Just look at Jesus and how often he did this.  In John 8 the Pharisees bring a woman caught in adultery before Jesus and asks what punishment she should receive.  Her identity in the eyes of the Pharisees was an adulterer.  A whore.  And according to the Mosaic Law, her punishment should be death.  But Jesus sees not a whore, but a image bearer of the Creator who needs to be restored. I think we often fail at moving people towards embracing their identity as image bearers.  In this story, many act as though we must validate her current identity to give the woman worth.  We may not do this explicitly, but it happens, almost unconsciously.  We stress her being a victim of being used by the ruling authority for their own purposes.  We point out that the man is missing from the equation and how unfair the culture was towards this poor woman.  Or maybe, more honorably, we see her as having the image of God imprinted on her soul and deserving of respect, but we don’t call her to leave behind a life that is blurring the imago dei she bears.  These are simply different identities less empowering than the her true identity, the latter being an incomplete or fractured version of the true identity.  Jesus removes the identity given to her by her accusers and calls her to live into her identity as a daughter of God by telling her to “Go and sin no more.”  The pursuit of individual holiness as image bearers of an holy God is a concept that seems to have been pushed to the fringes of Christianity in our pursuit to be relevant, accepting, and loving.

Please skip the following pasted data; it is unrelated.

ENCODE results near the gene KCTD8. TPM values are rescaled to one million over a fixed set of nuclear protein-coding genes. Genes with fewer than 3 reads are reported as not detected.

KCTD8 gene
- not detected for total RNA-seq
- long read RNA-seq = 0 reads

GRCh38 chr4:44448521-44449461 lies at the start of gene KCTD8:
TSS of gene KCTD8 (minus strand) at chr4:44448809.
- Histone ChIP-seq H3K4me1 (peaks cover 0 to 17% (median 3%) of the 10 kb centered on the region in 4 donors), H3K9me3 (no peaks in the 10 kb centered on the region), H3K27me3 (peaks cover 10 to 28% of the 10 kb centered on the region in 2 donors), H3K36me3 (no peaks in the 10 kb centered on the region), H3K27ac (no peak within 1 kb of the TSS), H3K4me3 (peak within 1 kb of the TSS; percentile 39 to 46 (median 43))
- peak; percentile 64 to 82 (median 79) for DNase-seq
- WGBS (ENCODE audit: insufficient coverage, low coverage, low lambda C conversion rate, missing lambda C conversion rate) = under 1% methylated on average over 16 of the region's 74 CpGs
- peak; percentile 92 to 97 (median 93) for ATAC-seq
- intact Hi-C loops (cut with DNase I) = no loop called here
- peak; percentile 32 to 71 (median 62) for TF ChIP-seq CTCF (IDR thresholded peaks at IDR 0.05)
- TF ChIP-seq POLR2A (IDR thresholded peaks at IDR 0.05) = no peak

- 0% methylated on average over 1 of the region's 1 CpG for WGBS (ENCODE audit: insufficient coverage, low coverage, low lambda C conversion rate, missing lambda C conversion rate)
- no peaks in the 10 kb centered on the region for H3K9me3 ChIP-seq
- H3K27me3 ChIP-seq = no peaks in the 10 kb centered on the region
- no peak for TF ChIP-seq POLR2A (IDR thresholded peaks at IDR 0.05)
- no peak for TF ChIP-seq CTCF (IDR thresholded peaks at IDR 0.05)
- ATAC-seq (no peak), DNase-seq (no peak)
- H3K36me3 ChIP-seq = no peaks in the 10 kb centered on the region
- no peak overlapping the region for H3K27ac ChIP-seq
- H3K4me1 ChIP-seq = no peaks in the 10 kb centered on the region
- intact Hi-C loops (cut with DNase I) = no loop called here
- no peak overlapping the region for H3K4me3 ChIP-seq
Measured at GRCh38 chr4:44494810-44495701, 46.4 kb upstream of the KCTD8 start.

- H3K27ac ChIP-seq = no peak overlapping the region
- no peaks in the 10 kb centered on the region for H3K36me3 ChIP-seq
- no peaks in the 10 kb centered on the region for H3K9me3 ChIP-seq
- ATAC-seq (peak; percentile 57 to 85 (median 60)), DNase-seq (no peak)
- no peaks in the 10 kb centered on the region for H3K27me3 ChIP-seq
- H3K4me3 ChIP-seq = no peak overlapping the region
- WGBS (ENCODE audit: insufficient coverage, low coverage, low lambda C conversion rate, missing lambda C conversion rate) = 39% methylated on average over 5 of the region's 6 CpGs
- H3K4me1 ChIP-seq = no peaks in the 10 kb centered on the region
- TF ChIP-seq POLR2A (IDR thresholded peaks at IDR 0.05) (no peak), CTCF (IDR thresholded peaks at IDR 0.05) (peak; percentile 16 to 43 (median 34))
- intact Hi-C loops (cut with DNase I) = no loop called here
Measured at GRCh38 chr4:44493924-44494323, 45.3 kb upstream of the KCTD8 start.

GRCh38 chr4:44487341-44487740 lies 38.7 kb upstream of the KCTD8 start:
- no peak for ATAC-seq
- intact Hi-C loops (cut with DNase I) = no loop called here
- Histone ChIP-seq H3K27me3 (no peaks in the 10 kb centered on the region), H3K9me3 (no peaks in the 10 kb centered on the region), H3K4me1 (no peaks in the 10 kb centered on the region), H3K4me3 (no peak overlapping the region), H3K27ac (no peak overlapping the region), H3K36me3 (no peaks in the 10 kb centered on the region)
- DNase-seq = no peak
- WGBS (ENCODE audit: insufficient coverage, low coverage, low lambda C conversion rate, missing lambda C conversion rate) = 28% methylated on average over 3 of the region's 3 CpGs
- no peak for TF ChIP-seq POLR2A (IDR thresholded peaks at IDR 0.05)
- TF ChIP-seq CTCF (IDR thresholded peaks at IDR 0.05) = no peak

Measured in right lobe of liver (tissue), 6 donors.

Let me be clear, I think too often in Christianity we aren’t accepting enough.  Far too many Christians focus on an identity other than image bearer for those who are outside the church.  We focus on an identity determined by the current actions and behaviors of a person rather than the identity they could and should be living into.  Accepting people may mean we allow them to continue being identified as something other than a restored imago dei.  Loving people means we won’t allow that.  The pattern of Jesus, which we should be seeking to imitate, is to dine with the misfits society has identified as unworthy, and identify them as worthy and love them by calling them to a greater identity than the one they currently bear.  He calls the thief to be a contributor.  The tax collector a giver.  The prostitute a worshiper.  The proud humble.  The weak strong.  The poor rich.